Inside Barricade. San Cristobal Uprising



San Cristobal city located in Tachira State and on the border with Colombia is a place where distinctive geographic, economic and social conditions come together A place that has been affected by drug trafficking, paramilitias, guerrillas and smuggling for years, is now the forefront of a political struggle and scenery of clashes between the government forces and opposition activists.

Gochos” (name given to the people from this area), have shown an impetus rarely seen in contemporary Venezuelan society, a verve to keep fighting and not settle with the country’s current situation, a fight that, unfortunately, has been accompanied by a lot of violence. Although, it is not a “popular revolt”, there is definitely a wide and organized movement that, according to some of them, is not actually looking to overthrow the government, but to get media attention on what is happening in the country and show Venezuelans that things are far from normal.

The cohesion of Venezuela’s opposition is, most of the times, illusory; once their ideas and positions are on the table, their proposals and speech are evidently different from each other. San Cristobal city, focus of the protests in Venezuela in the beginning, is no stranger to this “all-in-one” mix followed by the Venezuelan opposition. Libertarian students, organized neighborhoods, right-wing political activists, and even unemployed young people from the lower classes come together and fight for a cause that everyone seems to interpret differently making it really difficult to come up with proposals for what it may come after.

The spark that ignited the riots was a group of students protesting for security after a rape attempt against a girl on a campus took place, that was repressed by the police forces which later led to a series of protests that have extended to this day and spread to several cities in the country and sum least 37 murders, to date, in different events that involve protesters, civilians, public forces and pro-government paramilitary groups.

The situation in San Cristobal has gone from bad to worse; the high areas of this Andean city are completely blocked by a solid system of barricades that can reach up to three meters high (almost teen feet). The protesters are organized in several teams to defend their “free zone” of military intervention or militia groups allegedly armed by the government. With stones, Molotov cocktails and homemade explosive devices they spend all night on strategic vigilance areas on the streets while the neighbors keep an eye for the slightest signal to take the roads and face the national guards.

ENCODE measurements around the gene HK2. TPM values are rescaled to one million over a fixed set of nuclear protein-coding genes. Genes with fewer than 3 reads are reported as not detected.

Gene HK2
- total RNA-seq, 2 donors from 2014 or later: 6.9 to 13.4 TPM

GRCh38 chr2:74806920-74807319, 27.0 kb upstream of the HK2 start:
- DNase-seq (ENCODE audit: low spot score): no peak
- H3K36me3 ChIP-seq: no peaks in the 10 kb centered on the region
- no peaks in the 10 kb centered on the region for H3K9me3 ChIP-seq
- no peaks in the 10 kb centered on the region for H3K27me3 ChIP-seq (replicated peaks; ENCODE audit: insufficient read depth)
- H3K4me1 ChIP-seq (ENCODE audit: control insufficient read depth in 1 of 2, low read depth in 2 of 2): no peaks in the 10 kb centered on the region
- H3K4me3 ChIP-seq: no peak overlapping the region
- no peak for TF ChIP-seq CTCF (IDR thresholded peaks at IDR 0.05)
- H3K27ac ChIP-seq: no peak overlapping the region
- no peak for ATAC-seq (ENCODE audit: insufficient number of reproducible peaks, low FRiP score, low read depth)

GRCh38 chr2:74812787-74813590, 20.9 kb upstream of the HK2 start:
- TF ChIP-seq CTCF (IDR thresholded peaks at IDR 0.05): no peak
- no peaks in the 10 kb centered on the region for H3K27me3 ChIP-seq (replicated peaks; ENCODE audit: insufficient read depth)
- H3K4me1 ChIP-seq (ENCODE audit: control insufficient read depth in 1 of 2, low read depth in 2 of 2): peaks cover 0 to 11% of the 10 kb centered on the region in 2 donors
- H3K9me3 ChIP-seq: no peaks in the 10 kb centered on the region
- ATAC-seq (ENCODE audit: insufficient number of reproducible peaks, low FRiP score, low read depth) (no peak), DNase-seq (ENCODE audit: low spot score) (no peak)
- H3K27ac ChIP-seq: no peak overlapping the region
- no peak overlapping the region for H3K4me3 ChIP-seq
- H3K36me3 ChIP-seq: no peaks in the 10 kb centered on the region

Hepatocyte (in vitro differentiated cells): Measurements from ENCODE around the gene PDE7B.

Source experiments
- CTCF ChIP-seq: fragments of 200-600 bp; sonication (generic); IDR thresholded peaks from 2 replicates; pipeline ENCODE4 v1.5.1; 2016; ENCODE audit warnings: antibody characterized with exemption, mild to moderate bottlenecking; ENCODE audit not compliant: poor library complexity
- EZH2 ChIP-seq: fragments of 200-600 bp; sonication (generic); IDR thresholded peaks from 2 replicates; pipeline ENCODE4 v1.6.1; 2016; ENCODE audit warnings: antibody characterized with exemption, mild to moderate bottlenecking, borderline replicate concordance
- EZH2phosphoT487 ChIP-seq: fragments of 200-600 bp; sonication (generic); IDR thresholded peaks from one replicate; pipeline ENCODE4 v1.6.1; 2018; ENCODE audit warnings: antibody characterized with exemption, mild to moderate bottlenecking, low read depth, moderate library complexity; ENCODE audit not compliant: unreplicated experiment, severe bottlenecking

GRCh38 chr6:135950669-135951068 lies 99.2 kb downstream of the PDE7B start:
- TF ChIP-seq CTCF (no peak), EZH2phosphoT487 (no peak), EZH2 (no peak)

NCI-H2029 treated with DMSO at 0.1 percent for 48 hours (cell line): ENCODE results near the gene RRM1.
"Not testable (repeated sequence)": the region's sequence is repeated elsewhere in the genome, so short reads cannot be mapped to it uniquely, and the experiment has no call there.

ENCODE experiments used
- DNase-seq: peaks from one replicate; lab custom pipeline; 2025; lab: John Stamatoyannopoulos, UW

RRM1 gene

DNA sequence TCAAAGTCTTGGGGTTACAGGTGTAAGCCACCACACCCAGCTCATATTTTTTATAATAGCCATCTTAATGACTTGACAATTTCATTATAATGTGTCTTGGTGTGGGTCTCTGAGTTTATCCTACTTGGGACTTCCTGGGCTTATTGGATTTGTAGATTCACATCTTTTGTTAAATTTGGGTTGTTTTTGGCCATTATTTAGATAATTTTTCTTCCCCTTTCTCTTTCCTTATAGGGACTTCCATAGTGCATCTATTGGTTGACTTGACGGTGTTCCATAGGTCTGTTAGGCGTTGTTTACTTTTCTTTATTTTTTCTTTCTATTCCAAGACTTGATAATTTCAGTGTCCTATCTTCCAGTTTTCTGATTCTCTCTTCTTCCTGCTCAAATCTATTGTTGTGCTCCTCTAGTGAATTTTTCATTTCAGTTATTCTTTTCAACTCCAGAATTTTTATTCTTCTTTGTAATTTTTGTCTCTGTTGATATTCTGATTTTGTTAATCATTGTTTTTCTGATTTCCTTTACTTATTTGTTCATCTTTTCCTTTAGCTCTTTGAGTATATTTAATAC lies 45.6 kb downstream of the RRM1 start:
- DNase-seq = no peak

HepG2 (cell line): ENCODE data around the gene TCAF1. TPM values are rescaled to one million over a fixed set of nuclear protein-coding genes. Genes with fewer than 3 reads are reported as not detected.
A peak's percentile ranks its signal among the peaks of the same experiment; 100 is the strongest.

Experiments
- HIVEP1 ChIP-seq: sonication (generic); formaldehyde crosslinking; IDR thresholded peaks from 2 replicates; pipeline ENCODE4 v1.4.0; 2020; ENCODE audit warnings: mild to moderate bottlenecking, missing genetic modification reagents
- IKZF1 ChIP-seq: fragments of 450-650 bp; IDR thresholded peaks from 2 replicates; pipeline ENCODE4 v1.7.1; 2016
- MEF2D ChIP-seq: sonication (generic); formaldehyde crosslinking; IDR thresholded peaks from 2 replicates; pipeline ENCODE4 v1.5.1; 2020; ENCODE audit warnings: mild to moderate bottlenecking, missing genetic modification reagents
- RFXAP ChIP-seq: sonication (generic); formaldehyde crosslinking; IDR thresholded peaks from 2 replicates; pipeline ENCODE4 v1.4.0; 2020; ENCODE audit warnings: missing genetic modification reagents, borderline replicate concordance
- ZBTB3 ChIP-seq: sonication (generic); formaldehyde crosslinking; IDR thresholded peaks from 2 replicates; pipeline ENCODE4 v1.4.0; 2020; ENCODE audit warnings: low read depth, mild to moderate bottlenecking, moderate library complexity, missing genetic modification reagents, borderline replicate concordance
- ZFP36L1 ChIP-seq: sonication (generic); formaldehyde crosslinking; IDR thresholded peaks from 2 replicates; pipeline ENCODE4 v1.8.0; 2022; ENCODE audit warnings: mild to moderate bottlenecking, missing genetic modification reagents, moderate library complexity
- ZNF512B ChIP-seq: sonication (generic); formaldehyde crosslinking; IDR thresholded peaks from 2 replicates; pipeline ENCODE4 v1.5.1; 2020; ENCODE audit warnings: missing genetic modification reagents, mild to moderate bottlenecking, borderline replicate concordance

Day by day in an isolated area, everyone (some voluntarily, some forced by the situation) has adapted their lifestyle to what has become something common: closed streets and clashes with the armed forces. People support the movement however they can, some of them are directly involved in the protests, while others bring them food, clothes and other supplies, or help them make Molotov cocktails or build barricades, others just praise them, the rest, more than just a few, who don’t support the government or are in the borderline, simply complaint about what it is to live surrounded by barricades and on a schedule imposed by radical groups.

The repression has grown stronger because of the protesters’ resistance; the police forces thought they could easily control the key areas of agitation; however local opposition and students’ movement have improved the confrontation strategies, making it more difficult for the government to score a victory.

The recent imprisonment of San Cristobal’s mayor, Daniel Ceballos, member of an opposition party and accused of supporting the protests, triggered new clashes, opposition supporters see this as a systematic attack to their members elected by popular vote for public offices, like the mayors of the most important cities in the country such as Valencia, Maracay, Maracaibo or Caracas, among others.

In addition, the violent deaths have increased the resentment and the division. One of the victims, Jimmy Vargas, who in the middle of a confrontation, fell from a rooftop after being hit by a tear gas grenade, witnesses said. According to another version, he lost his balance because dazed by tear gas. Daniel Tinoco, a young member of the student’s movement who died after being shot by a group of hooded men, allegedly supporters of the government, while he was on one of the barricaded areas.

On the other hand, Rafael Castillo Castillo, a national guard, was killed when he was taking apart a barricade, this death provoked a more repressive response by the government when they realized that some of the most violent groups within the opposition can be deadly.

Between the high politic and economic interests and violent actors commanded in the dark, there is a group of young people, some of them practically kids, who reclaim social progress and who are fighting, with little guidance or orientation, for a change which goals they don’t completely understand. Many of them have the conviction, the motivation and even the strategies for a hand to hand combat, at the time they feel hopeless and with a government that sees them as the enemy, nevertheless, they continue fighting, in complete disadvantage, only for their right to raise their voice. More dialogue and less radicalism may be the equation the country need to solve in order to build a more thriving and solid future that is not only made of strong barricades.